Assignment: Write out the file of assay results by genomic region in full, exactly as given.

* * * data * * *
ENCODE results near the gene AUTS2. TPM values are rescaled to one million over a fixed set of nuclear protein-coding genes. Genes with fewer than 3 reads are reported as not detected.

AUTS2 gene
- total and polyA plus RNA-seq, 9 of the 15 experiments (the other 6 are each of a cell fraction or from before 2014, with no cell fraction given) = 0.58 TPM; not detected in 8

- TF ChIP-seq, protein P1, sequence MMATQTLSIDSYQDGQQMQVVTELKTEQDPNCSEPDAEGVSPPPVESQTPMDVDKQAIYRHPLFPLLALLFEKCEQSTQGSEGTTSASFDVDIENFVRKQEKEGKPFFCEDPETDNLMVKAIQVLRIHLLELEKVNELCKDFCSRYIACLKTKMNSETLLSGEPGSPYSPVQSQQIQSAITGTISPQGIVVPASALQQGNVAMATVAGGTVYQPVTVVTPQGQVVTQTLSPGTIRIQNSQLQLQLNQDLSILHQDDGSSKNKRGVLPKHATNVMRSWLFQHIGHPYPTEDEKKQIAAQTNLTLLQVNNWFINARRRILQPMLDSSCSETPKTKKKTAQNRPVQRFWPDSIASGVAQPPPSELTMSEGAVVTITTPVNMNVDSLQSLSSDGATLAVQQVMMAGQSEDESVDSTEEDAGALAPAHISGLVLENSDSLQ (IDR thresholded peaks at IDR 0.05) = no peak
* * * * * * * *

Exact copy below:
ENCODE results near the gene AUTS2. TPM values are rescaled to one million over a fixed set of nuclear protein-coding genes. Genes with fewer than 3 reads are reported as not detected.

AUTS2 gene
- total and polyA plus RNA-seq, 9 of the 15 experiments (the other 6 are each of a cell fraction or from before 2014, with no cell fraction given) = 0.58 TPM; not detected in 8

- TF ChIP-seq, protein P1, sequence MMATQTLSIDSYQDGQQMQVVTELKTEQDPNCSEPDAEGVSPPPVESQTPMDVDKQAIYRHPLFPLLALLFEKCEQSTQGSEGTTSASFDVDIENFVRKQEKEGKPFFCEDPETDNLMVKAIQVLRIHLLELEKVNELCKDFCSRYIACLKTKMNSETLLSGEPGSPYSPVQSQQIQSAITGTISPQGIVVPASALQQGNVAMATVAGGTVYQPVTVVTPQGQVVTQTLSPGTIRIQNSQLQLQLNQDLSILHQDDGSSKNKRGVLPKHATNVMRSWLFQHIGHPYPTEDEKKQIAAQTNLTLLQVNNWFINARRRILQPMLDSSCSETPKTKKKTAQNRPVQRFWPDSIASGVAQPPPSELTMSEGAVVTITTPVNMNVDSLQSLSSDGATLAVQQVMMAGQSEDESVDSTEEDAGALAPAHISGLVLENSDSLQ (IDR thresholded peaks at IDR 0.05) = no peak